Anon, sorry that you thought that scene ruined the show. I don't think it was necessary either.

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  6. Never got to see this. Definitely sounds like the sort of show I'd sign up for when given the chance! I'm sure I'd do a better job than these volunteers, too.

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  7. I really have no patience with those who complain about some of the participants' inability to get into their "Edwardian" roles. These people were not actors. They were stuck in their roles on a 24/7. Thanks to shows like this, it's quite obvious that many of the participants were discovering that life in the Edwardian era or any period in the past, was not some costume drama fantasy. It was difficult . . . especially if you were a woman, part of the middle-class, a minority or a servant. And adjusting from the early 21st century (in which life was difficult enough) to the early 20th century must have been very difficult for many of them.

    But certain viewers don't see this. Instead, they watch shows like this, because they want a fantasy in which the participants revel in living on a country estate during Edward VII's reign . . . as if this was supposed to be some kind of fantasy or movie production.

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  8. With all due respect, RosieP, I disagree. We're not looking for a fantasy or scripted drama. However, some of the volunteers on these programs aren't so much showing us a comparison of then and now; rather they are simply complaining. That, though a part of everyday life for us here in the early 21st century, would not have been tolerated in the early 20th century. As viewers, we can easily see the difficulties without the blatant whining. As I said before, if they weren't ready and interested in the experience for what it was (surely they must have known that it would have been hard), why even volunteer? Why not let those who really feel that yearning to be "in" the past the opportunity? Alas! It is, unfortunately, drama that the masses crave. How else would the media have been able to gain enough viewers to keep the series running? But, those are my two cents; as we all have them. I am only thankful that we, as thinking people can discuss our viewpoints on history and reenactment, as well as projects such as these with etiquette and decorum.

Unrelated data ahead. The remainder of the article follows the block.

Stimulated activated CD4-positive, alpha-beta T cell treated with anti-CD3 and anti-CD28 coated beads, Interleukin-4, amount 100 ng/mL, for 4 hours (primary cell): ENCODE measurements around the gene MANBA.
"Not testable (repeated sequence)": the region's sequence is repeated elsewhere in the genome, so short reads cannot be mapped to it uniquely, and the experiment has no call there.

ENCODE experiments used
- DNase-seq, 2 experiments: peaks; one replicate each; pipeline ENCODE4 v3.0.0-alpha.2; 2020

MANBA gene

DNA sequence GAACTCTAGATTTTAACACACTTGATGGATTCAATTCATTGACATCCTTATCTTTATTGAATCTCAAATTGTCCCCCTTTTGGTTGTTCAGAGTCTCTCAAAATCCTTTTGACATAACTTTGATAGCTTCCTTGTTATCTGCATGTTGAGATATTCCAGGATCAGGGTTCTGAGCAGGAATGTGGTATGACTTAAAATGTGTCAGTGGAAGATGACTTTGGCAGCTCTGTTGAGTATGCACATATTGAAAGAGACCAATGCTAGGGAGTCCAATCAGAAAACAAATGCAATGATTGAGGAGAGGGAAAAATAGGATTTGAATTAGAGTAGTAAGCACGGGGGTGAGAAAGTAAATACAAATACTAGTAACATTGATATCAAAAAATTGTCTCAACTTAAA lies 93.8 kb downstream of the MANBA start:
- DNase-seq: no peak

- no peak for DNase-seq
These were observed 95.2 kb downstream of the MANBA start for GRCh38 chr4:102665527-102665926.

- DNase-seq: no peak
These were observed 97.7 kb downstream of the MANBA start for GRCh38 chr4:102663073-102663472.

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  9. So what if they are complaining? You act as if they had no right to complain. Why? Why on earth did you expect these people to adjust to Edwardian style living so easily? Or did you simply demand this? Because I find such expectations very unrealistic.

    Someone on YOU TUBE actually stated that he/she was glad that some of the participants - especially the servants - were having such difficulties easing into the roles they had been selected to portray. He/she believed that their difficulties made it possible for viewers to see that such lives were not as easy as many would like to believe.

    Do you see the point of such a lesson? Or do you still believe that they had no business complaining in the first place? If it is the latter, then I rather feel sorry for you that you don't see the point of what their difficulties were really about.

    I like exploring the past as much as any genuine historian would. But I don't fool myself into believing that it was all that wonderful.

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  10. I see your point, but I hold to my own. It was simply not done as I would have hoped; much as it is how you prefer. As I said before: I am glad that we can all share our opinions with respect and decorum.